In the time since I wrote the first edition of Counselling for Depression things have changed, including gaining more experience in working with depressed people, who are the greatest teachers. Also our own research efforts on submission, escape and defeat behaviour have been illuminating in a number of ways (e.g. Allan and Gilbert, 1997; Gilbert and Allan, 1998). For example, we have found that many (but by no means all) depressed people feel unable to escape from the things that cause them pain. These may either be their relationships, dashed hopes and aspirations, relationships or physical illness. Depressed people can suffer a constant bombardment of negative thoughts, feelings or conflicts, from which escape seems impossible. So they often feel defeated and overwhelmed by their negatives. Therapy can help reduce that bombardment and help the person develop more internally supportive relationships, more helpful coping behaviours, and elicit more support in the external world.

    The outline of the book is similar to the first edition but some chapters have been extensively re-written and updated and there is an extra chapter devoted to interventions. Chapter 1 discusses the nature of depression and the importance of various aspects of the therapeutic relationship. Chapter 2 has been re-written to accommodate new understandings and findings in research on depression. The typical backgrounds, themes of depressive thinking and various coping behaviours that often can be ineffective for depressed people are covered. Chapter 3 outlines some of the basic premises of the cognitive approach to depressive disorders and notes how depressed people tend to ‘dwell’ on various negative thoughts, feelings and negative scenarios of the future. Chapter 4 explores the different processes for cognitive behavioural interventions for challenging the various negative thoughts and behaviours. Chapter 5 offers insight into challenging negative cognitions in specific ways and in particular internal shaming cognitions. I also cover in more detail the importance of developing inner warmth.

    Part 2 begins with Chapter 6 which outlines some of the ways to begin the counselling process for the depressed person. Chapters 7 and 8 then focus on special issues that are likely to arise in counselling depressed people. Because this book is focused on interpersonal themes, these two chapters give examples of working with specific problems. Chapter 9 gives an overview of the types of interventions discussed, explores termination issues and basic therapeutic relational issues that can arise in counselling. In particular we will finish by exploring some of the beliefs and thoughts of counsellors when they try to help depressed people.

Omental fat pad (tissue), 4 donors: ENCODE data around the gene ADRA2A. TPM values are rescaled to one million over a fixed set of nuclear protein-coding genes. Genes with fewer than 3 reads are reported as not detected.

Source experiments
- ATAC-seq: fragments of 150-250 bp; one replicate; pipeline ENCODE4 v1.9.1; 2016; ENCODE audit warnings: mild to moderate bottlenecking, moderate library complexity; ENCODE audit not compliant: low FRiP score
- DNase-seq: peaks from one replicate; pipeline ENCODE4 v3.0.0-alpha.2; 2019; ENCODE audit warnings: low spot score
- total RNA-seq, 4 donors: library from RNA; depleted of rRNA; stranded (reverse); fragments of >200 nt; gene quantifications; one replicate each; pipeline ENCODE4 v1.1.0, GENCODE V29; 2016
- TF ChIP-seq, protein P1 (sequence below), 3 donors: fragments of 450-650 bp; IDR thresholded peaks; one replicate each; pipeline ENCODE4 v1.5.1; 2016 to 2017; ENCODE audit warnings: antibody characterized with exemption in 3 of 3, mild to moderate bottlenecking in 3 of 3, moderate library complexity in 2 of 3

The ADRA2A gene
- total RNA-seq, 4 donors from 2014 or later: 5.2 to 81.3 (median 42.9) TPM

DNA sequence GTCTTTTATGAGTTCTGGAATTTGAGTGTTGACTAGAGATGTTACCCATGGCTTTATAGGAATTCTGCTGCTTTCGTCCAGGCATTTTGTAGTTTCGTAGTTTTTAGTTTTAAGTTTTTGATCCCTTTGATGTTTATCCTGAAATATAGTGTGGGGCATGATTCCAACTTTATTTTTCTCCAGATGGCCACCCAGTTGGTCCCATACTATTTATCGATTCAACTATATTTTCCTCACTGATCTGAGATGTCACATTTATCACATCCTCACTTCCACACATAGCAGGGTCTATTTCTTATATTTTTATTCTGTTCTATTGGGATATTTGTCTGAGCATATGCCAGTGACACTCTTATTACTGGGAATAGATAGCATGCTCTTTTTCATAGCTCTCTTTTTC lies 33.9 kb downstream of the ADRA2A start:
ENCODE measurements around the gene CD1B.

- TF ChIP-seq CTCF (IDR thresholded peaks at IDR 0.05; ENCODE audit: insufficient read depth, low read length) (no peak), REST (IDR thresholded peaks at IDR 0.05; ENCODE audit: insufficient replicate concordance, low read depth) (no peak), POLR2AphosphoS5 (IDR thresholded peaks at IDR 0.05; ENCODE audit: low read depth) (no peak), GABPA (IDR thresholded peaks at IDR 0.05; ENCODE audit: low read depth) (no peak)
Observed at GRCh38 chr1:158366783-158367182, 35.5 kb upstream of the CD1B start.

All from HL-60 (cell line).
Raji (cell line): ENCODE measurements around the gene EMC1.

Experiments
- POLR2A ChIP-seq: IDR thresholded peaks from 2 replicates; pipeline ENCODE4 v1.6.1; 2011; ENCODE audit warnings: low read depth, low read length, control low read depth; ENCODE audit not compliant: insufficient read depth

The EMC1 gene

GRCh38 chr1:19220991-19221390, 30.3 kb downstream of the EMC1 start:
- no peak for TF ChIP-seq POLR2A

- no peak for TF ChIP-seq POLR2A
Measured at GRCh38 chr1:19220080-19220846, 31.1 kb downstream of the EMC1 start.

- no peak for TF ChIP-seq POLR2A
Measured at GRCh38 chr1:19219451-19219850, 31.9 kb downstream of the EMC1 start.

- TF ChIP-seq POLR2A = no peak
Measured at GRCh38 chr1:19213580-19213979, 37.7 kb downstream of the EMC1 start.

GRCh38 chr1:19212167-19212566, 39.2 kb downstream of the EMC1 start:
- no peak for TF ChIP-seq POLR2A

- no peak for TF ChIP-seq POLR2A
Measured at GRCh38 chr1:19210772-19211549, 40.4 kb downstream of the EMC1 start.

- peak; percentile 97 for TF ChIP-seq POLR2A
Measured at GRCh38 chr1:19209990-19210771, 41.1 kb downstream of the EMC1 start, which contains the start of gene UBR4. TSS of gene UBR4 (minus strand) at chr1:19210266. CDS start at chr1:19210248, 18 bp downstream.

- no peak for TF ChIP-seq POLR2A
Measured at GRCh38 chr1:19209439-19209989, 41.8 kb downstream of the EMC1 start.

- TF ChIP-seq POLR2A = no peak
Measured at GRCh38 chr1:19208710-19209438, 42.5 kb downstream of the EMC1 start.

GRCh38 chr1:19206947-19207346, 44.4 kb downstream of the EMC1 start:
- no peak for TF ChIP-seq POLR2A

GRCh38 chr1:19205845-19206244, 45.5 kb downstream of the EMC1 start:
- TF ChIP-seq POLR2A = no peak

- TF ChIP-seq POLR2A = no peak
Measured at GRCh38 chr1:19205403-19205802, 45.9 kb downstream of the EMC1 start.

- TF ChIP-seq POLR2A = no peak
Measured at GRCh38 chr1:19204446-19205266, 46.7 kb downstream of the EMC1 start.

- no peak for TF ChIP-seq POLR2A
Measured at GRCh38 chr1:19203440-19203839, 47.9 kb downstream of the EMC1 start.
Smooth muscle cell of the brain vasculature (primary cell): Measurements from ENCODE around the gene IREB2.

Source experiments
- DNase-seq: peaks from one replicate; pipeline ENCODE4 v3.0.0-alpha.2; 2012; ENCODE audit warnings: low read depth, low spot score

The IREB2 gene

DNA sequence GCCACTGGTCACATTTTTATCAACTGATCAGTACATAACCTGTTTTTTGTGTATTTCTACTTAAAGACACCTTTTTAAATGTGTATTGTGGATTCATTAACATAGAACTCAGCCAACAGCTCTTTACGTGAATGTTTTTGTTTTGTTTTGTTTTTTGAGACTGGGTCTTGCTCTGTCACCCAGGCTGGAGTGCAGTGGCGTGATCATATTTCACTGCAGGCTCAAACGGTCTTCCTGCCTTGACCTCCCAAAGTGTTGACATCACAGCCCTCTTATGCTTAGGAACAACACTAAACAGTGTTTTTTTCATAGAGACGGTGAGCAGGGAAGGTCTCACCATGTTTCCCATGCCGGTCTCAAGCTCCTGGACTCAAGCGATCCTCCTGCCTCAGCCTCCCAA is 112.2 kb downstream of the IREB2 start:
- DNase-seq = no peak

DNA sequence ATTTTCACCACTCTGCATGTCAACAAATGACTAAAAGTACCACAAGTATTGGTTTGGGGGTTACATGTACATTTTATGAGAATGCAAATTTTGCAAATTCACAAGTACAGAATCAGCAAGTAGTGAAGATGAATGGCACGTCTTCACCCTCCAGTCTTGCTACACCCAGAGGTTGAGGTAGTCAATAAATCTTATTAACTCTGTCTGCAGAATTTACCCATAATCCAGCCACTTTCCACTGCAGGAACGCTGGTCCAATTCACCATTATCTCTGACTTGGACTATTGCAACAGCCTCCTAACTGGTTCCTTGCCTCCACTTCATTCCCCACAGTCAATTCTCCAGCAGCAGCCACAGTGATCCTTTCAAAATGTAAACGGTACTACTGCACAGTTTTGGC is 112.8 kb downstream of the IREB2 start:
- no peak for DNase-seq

This edition also contains new appendices to help guide you in identifying negative thoughts, questions to challenge them, and how to work with thought forms.

    As for the first edition, this book is not designed for people with no training or experience in counselling. We anticipate that people using these techniques will have undergone proper training in counselling and that the approaches outlined here can be weaved into their practice. Ideally this should be done with supervision from trained cognitive therapists. This book also gives a particular approach to counselling a depressed person. There are many excellent cognitive therapy books currently on the market and no one book can cover all of the basic principles and ways of working.

    This book is focused primarily on the interpersonal dynamics and interpersonal thinking styles of depressed people. This book is designed to take you through a form of counselling process step by step. It also offers some thoughts about how to deal with specific problems. It has not gone into detail about counselling couples or families, even though the book is concerned with interpersonal cognition. Again, this would be too much for one book and is better dealt with by those who are skilled in working and writing on depression in that way. You will note that the text has been updated with new references, which I hope will be useful for you to explore deeper into the depression literature. Working with depressed patients is always a challenge. Each person is unique, although depressed people will have many themes and issues in common. A book such as this can only be a guide that I hope will be useful to various therapists and their clients.

    Acknowledgements

    First Edition